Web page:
I’ve also long wondered would there be a ‘silent majority’ factor in play. People keep their heads down when they know they’re in a minority surrounded by people who passionately disagree with them. Leavers have been more vocal and passionate throughout the campaign. It takes self-confidence and a serious command of political facts to argue with an enthusiastic Leaver in full flight. In working-class areas, in particular, I think those with doubts on the wisdom of leaving have just kept quiet.

In the secrecy of the polling booth, people can do things they never thought they’d do when they had to justify it to others. The Left discovered this to their cost in many Western countries in the ‘80s and early ‘90s. Could the nationalist Right be about to discover that now?

Either way, there will be at least a very significant minority of last minute undecideds breaking for Leave.

Given that, the biggest single factor affecting Remain’s chances is how much higher than normal turnout among the under 35s is. The young, most strongly in favour of the EU and most likely to be negatively affected by any post-Brexit economic crash, must take the responsibility of keeping the UK a member into their own hands.

And now the fate of the nation rests on crosses marked in wooden booths on little bits of paper, and the soft rustling of ballot papers being counted.

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  • Nicholas Whyte

    Thanks, Gerry. I do wonder if the hidden strength of Remain will turn out to be overseas voters, who are not represented in polling but may (if the rumoured levels of postal votes are true) have turned out in unprecedented numbers. Anecdotally, I’ve had a lot of people tell me that they voted ages ago.

    I’ve done a guide to what I think will happen tomorrow night here.

  • Msiegnaro

    Project fear, the In camp have nothing positive to offer.

  • Thomas Barber

    Thats a good arguement against what this man forecasts Nicholas.

  • Jollyraj

    Britian? You might want to correct that. Granted, it isn’t quite on the level of ‘Booby’ Sands, but still..

  • Abucs

    I think that is a very good point, although of course i’m on the other side. I have aunts and uncles living in Spain with British passports who wonder about their future pensions. Not sure if they have already voted, but it is likely. Their views would not have showed up in any of the polling and there are lots of them. Retired UK expats that is, not my expat aunts and uncles.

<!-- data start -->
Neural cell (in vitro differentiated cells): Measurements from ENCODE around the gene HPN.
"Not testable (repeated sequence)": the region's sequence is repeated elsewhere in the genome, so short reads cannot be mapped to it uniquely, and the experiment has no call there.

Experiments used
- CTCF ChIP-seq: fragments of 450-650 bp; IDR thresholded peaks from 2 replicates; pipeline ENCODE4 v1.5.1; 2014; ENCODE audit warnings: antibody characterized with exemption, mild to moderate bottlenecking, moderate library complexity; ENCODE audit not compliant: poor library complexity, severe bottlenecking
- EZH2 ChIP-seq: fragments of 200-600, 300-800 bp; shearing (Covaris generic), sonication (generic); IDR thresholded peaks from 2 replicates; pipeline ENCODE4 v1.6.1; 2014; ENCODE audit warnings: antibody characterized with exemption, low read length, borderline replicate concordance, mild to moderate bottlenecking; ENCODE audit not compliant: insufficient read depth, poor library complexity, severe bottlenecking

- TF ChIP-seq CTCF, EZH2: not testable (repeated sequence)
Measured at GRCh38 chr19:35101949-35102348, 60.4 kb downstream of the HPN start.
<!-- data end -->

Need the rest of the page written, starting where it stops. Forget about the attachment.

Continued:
• Angry Mob

    As someone firmly in the midst of that target demographic I would in the interest of balance encourage those to ignore the group think effect of polls and say that the young can take responsibility and vote to ensure that we leave. By the same token we stand to benefit the most.

  • chrisjones2

    Some history

    ‘Won’t you join our Common Market?’ said the spider to the fly,

    ‘It really is a winner and the cost is not too high’.

    ‘I know De Gaulle said ’’ Non’’, but he hadn’t got a clue,

    ‘We want you in, my friends and I, as we have plans for you.

    ‘You’ll have to pay – a little more – than we do, just for now,

    ‘As Herr Kohl said, and I agree, we need a new milch cow,

    ‘It’s just a continental term, believe me , Mon ami,

    ‘Like ‘’Vive la France’’ or ‘’Mad Anglais’’ or even ‘’E.E.C.’’.

    ‘As to the rules, don’t worry friend, there’s really but a few,

    ‘You’ll find that we ignore them – but they all apply to you.

    ‘Give and share between us, that’s what it’s all about,

    ‘You do all the giving, and we all share it out.

    ‘It’s very British, is it not, to help a friend in need?

    ‘You’ve done it twice in two World Wars, a fact we must concede.

    ‘So climb aboard the Market Train, don’t sit there on the side,

    ‘Your continental cousins want to take you for a ride’

  • chrisjones2

    “And now the fate of the nation rests on crosses marked in wooden booths on little bits of paper, and the soft rustling of ballot papers being counted.”

    And we still have that choice in the UK – unlike the EU where the Commission is not selected by the people

  • chrisjones2

    “By the same token we stand to benefit the most.”

    HOw do you see paying the most net money to Europe as benefiting the most?

  • Msiegnaro

    Stop talking sense.

  • Declan Doyle

    That’s actually very good.

  • Kevin Breslin

    That may be true, but obviously there are Leave voters in the younger generation. What worries me more is non-voters. We cannot simply assume that the old voters want to stop “open door” UK, while young people fear a “locked-in UK”.

    I’m neither a young voter nor an old voter, but one who is median age.

    I’m quite passionate about why I am voting remain, but I humbly accept that if there is a Leave vote, that is an act of UK self-determination and self-determination comes with the proviso that you cannot determine someone else’s.

    That simply changes the job of pro-European members of the UK to protect its interests from a retreat or surrender by those who by doctrine support splendid isolation and self-indulgent mono-culturalism.